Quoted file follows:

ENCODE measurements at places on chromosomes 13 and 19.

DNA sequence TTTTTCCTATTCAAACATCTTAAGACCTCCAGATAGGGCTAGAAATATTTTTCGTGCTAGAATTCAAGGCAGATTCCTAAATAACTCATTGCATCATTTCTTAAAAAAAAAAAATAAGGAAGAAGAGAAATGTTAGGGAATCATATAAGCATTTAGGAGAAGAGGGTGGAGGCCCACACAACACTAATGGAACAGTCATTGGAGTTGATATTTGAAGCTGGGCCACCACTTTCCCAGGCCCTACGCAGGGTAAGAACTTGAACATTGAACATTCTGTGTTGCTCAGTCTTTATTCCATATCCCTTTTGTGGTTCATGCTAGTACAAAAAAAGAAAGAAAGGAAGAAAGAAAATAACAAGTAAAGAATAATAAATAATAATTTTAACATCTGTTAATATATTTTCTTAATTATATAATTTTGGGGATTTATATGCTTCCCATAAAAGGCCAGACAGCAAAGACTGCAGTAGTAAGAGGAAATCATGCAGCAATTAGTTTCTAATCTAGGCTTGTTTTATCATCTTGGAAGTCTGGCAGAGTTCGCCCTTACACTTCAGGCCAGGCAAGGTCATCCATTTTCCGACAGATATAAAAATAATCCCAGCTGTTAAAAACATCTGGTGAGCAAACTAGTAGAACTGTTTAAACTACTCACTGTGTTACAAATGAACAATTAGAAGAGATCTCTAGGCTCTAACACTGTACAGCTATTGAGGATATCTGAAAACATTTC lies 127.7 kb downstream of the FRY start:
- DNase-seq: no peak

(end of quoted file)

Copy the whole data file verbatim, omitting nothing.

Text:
ENCODE measurements at places on chromosomes 13 and 19.

DNA sequence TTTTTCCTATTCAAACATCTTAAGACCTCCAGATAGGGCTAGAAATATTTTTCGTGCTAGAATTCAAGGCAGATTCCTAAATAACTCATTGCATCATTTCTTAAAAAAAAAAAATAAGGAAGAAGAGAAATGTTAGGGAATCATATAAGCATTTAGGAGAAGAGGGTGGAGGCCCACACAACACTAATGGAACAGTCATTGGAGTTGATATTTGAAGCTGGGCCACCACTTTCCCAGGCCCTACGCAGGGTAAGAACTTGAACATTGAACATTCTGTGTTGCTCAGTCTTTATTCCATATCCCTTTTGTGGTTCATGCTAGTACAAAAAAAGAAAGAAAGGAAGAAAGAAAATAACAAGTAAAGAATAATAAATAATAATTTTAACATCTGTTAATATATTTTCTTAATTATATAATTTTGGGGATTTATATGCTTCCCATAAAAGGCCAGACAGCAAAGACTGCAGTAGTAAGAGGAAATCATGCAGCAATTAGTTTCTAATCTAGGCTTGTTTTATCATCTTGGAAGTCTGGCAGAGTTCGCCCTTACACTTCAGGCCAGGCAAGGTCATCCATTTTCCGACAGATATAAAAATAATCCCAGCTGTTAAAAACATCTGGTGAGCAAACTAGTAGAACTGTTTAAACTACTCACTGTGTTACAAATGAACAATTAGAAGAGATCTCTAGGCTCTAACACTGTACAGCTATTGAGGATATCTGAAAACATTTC lies 127.7 kb downstream of the FRY start:
- DNase-seq: no peak